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Sensors (Basel). 2017 Mar 11;17(3). pii: E569. doi: 10.3390/s17030569.

SWARMs Ontology: A Common Information Model for the Cooperation of Underwater Robots.

Author information

1
Research Center on Software Technologies and Multimedia Systems for Sustainability (CITSEM), Technical University of Madrid, Ctra. Valencia, Km 7, 28031 Madrid, Spain. xin.li@upm.es.
2
TECNALIA, Parque Tecnológico de Bizkaia, C/Geldo, Edificio 700, 48160 Bizkaia, Spain. sonia.bilbao@tecnalia.com.
3
Hi-iberia Ingeniería y Proyectos, C/Juan Hurtado de Mendoza 14, 28036 Madrid, Spain. tmartin@hi-iberia.es.
4
Instituto de Telecomunicações, Campus Universitário de Santiago, 3810-193 Aveiro, Portugal. jbastos@av.it.pt.
5
Universidade de Aveiro, Campus Universitário de Santiago, 3810-193 Aveiro, Portugal. jonathan@ua.pt.

Abstract

In order to facilitate cooperation between underwater robots, it is a must for robots to exchange information with unambiguous meaning. However, heterogeneity, existing in information pertaining to different robots, is a major obstruction. Therefore, this paper presents a networked ontology, named the Smart and Networking Underwater Robots in Cooperation Meshes (SWARMs) ontology, to address information heterogeneity and enable robots to have the same understanding of exchanged information. The SWARMs ontology uses a core ontology to interrelate a set of domain-specific ontologies, including the mission and planning, the robotic vehicle, the communication and networking, and the environment recognition and sensing ontology. In addition, the SWARMs ontology utilizes ontology constructs defined in the PR-OWL ontology to annotate context uncertainty based on the Multi-Entity Bayesian Network (MEBN) theory. Thus, the SWARMs ontology can provide both a formal specification for information that is necessarily exchanged between robots and a command and control entity, and also support for uncertainty reasoning. A scenario on chemical pollution monitoring is described and used to showcase how the SWARMs ontology can be instantiated, be extended, represent context uncertainty, and support uncertainty reasoning.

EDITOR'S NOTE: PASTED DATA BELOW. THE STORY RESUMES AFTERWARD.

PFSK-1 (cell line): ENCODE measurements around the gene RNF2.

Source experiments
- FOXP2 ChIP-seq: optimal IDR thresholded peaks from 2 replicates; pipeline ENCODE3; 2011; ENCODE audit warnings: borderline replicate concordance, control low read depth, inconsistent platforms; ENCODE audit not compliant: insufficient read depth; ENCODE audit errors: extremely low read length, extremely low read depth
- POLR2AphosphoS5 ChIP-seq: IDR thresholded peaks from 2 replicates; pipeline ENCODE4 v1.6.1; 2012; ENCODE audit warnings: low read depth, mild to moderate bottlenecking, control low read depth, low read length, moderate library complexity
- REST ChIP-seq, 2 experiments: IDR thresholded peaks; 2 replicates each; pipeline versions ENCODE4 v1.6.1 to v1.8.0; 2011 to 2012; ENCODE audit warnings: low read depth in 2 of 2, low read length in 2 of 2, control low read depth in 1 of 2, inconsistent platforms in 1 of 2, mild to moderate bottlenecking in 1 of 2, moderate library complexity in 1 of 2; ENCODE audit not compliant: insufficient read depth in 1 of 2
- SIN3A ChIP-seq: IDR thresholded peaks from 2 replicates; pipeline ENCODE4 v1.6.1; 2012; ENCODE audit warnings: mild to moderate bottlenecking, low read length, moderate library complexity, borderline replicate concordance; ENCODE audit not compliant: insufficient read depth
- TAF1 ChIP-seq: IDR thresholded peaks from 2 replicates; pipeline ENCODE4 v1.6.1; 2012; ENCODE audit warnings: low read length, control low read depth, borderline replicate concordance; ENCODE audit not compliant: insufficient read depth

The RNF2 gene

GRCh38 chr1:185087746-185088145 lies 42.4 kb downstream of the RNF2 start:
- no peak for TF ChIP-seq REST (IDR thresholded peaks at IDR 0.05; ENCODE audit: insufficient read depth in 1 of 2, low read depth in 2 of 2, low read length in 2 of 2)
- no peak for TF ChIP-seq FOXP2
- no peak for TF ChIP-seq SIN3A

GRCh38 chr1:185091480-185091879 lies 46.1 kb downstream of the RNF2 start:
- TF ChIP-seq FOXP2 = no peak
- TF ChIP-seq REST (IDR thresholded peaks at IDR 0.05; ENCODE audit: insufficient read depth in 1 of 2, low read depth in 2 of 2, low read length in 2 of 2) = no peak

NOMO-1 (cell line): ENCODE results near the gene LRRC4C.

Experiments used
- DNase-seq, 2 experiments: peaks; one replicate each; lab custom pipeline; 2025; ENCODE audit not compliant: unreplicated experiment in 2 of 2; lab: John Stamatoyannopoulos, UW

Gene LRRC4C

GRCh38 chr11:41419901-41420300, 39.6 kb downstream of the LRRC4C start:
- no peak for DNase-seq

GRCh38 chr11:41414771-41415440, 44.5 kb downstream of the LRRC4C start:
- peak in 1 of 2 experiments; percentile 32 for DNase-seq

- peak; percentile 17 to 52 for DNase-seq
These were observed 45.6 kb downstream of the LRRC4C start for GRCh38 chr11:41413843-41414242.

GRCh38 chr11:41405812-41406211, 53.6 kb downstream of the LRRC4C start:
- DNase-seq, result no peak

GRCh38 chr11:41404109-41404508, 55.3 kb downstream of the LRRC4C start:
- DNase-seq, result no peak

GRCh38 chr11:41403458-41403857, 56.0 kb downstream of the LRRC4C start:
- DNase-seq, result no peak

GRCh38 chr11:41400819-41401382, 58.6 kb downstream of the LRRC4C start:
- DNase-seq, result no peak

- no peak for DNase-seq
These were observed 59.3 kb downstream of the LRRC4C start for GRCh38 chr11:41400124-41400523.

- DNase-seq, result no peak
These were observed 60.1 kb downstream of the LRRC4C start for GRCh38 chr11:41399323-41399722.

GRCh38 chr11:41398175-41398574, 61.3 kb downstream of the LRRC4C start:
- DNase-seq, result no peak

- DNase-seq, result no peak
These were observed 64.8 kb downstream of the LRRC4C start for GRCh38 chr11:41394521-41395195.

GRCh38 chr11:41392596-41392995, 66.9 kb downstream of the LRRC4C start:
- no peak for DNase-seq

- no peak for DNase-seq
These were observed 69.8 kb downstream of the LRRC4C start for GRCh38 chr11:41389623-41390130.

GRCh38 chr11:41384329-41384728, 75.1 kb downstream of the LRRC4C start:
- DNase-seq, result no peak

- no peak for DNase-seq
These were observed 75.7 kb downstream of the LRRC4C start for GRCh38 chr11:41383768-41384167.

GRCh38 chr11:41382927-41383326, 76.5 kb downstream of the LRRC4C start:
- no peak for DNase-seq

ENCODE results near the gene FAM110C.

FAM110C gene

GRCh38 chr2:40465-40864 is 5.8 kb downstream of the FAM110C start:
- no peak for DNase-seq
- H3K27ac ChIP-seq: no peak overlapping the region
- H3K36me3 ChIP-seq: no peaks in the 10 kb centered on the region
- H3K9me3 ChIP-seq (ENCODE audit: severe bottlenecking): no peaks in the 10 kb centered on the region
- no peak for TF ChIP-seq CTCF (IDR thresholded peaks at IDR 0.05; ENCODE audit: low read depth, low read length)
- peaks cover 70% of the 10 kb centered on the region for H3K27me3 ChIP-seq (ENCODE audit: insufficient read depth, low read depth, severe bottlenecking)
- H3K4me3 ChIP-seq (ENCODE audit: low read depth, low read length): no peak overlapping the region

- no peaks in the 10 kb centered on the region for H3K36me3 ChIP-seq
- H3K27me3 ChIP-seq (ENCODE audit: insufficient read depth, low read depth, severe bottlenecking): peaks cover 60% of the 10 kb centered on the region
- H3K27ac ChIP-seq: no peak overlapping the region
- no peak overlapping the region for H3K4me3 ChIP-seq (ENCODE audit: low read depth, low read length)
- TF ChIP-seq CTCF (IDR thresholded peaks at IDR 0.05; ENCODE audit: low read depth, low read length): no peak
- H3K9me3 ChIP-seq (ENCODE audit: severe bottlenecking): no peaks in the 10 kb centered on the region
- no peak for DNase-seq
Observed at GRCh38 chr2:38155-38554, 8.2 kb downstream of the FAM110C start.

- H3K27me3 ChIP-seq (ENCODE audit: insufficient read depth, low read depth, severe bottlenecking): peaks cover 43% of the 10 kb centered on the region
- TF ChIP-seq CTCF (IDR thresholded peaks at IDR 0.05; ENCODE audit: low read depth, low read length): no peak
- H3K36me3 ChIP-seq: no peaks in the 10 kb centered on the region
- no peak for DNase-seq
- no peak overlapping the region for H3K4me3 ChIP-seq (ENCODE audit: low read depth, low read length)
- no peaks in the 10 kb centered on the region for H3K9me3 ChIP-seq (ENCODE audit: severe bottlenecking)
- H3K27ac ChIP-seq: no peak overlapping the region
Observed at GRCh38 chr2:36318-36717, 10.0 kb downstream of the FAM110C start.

KEYWORDS:

MEBN; knowledge representation; ontology; uncertainty; underwater robots

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